From Knockout to Times New Roman: Beyoncé's fierce typographic branding in full frame
To celebrate Queen Bey’s energy Netflix released Homecoming: A Film by Beyoncé, a documentary about Mrs. Carter’s cultural evolution. Featuring behind-the-scenes footage and a look at the rehearsals of Beyonce’s epic #Beychella set in Coachella last year HΘMΣCΘMING has every bit of element that made Beyoncé one of the most precious brands out there. Beyoncé’s font of choice aka Times New Roman is a well-established typeface that does justice to her brand in the entertainment and fashion industry alike.
Commissioned by the British newspaper The Times in 1931 and conceived by Stanley Morison, the artistic advisor to the British branch of the printing equipment company Monotype in collaboration with Victor Lardent, Times New Roman, although no longer used by The Times, has a legacy of it’s own as one of the most popular and influential typefaces in history. A standard on desktop computers Times New Roman is one of Monotype’s best-selling typefaces of all time. Robust and bold, Queen Bey's visual branding is fierce and this is not the first time Beyoncé invested in the power of typography.
In her eponymous fifth solo album her name is stylized in all caps thanks to Parkwood Entertainment’s Todd Tourso who was tasked with designing Beyoncé’s album cover.
“For me I kept thinking about Metallica’s black album. How do you make a very iconic statement in an artist’s career: 'This is something new for me. This is my modern direction.' It was as simple as not having her face on it. Because that’s what everyone would expect, a beauty shot of her. That was the big breakthrough, coming to the conclusion that it doesn’t have to have her on it” he told to The Atlantic.
“We went for a typeface that is kind of masculine but still sexy and loud and is actually derived from fight cards, boxing-ring placards. So it seemed like metaphorically that was a good fit. And then we set it in this kind of grayed-out pink, which was sort of a subversion of femininity.” The “gender-bending” typeface is Knockout, a type family with a “sweeping collection of 32 sans serifs that defies the Modernist canon, in order to reclaim one of typography’s great natural wildernesses: the American sans serif” notes Hoefler&Co.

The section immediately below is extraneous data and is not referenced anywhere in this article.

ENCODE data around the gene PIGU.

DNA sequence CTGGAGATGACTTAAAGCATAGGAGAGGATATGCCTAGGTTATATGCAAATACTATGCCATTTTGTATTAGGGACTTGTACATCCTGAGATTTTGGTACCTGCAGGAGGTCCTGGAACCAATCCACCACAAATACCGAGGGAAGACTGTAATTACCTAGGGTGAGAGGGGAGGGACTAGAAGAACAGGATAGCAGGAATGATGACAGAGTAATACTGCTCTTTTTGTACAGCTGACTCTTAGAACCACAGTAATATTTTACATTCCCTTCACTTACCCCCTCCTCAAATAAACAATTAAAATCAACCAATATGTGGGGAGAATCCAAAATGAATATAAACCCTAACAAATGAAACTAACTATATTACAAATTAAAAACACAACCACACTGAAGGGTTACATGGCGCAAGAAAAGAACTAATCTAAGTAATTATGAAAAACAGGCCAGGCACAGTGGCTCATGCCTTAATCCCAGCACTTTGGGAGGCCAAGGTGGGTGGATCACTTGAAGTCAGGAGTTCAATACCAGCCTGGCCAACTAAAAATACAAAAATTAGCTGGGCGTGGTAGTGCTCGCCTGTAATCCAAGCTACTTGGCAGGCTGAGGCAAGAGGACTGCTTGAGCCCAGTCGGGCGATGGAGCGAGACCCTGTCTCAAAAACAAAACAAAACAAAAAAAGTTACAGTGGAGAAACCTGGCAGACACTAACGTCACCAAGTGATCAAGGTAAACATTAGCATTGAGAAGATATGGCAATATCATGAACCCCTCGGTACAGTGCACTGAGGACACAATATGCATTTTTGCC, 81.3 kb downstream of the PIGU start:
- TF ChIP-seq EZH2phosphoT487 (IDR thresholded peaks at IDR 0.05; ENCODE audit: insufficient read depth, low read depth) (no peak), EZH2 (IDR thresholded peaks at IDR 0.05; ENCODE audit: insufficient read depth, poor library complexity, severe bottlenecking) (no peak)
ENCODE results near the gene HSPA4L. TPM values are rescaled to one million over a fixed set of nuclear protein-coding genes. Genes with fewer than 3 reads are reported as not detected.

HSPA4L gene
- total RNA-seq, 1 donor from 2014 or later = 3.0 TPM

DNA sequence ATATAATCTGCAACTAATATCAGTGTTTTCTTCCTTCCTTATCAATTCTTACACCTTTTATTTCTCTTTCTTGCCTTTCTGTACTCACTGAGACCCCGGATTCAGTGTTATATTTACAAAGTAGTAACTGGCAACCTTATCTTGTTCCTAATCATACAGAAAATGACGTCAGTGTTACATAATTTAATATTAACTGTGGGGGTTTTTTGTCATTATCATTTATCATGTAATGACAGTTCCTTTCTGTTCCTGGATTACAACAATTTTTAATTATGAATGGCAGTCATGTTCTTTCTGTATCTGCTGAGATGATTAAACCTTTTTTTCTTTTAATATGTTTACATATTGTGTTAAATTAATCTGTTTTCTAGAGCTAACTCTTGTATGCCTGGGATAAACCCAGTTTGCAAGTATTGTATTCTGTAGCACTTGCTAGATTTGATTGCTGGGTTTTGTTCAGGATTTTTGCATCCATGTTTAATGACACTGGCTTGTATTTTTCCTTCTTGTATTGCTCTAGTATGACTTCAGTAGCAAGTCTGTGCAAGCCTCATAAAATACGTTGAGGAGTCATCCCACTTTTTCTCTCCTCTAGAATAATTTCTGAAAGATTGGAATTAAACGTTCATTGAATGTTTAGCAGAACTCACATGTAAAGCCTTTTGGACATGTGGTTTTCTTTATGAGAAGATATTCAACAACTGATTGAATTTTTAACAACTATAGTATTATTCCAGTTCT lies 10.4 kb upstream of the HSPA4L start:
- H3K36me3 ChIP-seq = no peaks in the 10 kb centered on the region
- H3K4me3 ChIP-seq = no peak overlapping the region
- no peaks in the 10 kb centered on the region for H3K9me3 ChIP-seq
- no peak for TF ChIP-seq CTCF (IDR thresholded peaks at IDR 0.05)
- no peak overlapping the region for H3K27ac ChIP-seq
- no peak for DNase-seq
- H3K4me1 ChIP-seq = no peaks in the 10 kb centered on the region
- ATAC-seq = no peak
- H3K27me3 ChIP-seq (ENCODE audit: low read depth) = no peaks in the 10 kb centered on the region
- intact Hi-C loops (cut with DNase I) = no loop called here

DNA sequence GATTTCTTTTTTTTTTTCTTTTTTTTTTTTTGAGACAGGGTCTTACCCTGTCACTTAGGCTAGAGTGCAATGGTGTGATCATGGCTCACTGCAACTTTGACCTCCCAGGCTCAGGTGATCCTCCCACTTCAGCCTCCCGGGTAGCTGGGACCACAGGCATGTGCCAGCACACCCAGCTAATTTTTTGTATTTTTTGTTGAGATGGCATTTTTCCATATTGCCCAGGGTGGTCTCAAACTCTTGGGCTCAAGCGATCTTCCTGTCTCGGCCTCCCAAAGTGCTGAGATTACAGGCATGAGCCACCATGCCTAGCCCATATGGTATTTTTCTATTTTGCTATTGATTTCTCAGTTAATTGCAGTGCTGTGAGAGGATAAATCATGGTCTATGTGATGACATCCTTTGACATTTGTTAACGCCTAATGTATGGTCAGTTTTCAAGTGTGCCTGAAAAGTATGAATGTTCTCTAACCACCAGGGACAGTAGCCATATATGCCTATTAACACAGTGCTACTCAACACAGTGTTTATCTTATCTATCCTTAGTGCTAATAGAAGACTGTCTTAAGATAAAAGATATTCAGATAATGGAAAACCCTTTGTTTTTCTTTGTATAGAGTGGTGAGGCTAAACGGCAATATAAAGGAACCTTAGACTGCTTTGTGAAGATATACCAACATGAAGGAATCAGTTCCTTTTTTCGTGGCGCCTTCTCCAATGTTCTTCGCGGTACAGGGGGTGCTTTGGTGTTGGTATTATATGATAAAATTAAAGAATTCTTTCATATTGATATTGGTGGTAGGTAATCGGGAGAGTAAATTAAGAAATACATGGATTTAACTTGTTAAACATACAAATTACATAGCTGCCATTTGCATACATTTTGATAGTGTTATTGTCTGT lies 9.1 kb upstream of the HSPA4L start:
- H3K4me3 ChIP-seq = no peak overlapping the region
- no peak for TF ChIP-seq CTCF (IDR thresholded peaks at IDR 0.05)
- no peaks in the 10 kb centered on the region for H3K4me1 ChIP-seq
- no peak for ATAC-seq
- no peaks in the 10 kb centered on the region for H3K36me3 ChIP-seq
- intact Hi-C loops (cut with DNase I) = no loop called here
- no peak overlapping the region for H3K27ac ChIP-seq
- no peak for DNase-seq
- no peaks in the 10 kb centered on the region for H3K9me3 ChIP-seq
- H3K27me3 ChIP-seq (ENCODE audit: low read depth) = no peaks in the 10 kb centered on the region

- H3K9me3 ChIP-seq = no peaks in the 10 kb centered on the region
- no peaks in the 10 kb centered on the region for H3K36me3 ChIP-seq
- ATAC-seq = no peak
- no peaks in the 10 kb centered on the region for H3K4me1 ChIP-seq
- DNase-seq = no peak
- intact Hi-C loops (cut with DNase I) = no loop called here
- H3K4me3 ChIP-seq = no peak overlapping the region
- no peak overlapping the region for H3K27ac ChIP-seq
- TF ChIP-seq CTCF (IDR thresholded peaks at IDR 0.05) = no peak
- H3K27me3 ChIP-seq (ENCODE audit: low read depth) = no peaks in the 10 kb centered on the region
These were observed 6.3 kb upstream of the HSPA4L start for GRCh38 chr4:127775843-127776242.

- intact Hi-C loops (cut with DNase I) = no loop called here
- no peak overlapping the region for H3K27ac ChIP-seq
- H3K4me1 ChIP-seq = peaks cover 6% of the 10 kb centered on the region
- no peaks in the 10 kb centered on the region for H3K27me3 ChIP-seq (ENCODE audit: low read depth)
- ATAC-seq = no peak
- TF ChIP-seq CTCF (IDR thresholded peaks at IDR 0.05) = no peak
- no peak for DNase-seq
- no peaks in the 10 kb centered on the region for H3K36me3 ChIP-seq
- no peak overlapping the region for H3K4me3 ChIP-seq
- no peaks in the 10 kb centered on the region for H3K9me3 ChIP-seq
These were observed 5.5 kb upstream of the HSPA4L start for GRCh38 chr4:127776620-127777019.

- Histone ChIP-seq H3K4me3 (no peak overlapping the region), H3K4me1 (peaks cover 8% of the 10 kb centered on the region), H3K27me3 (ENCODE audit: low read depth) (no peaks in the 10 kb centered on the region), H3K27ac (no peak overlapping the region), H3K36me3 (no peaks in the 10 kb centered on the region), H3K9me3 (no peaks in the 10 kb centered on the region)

“For more than a century before Helvetica, the sans serif landscape was dominated by unrelated designs. Gothic woodtypes in a dazzling array of proportions lived comfortably alongside anonymous foundry types, each design’s integrity the product of its autonomy. Because none of these faces were intended to relate to one another, none of their design characteristics were beholden to any external constraints: what worked for a supercondensed boldface need only work for that design, not also for the extra-wide light face whose design afforded different possibilities and faced different challenges. This sort of 'situational' approach to type design allowed for more varied and interesting designs, and it’s this approach that Knockout celebrates.”
“With the functional benefits of a family that’s well-organized, and the visual appeal of styles that are individually designed, Knockout’s nine-width, four-weight family offers a range of voices that’s impossible to achieve with even the best Modernist sans serifs” writes the type foundry of the typeface which brought the letterforms in the most crowded stadiums and venues ever.Another fine example of Mrs. Carter’s devotion to the power of the letterforms was conceived by Beyoncé’s dream team of creatives aka Ed Burke, Todd Tourso and Es Delvin. During her best-selling Formation tour, the creatives paid tributes to some iconic visual artists of our times bringing more heavy-in-type fierceness on the stage.
“The best visual moments are the nods to contemporary artists. When the word ‘female’ is wrapped around the building, Jenny Holzer comes to mind, while short jumpy clips of pontificating fans, superimposed with text on their faces allude to Ryan Trecartin’s YouTube videos” writes ArtNet’s Karen Wong of Beyonce’s visual and design extravaganza.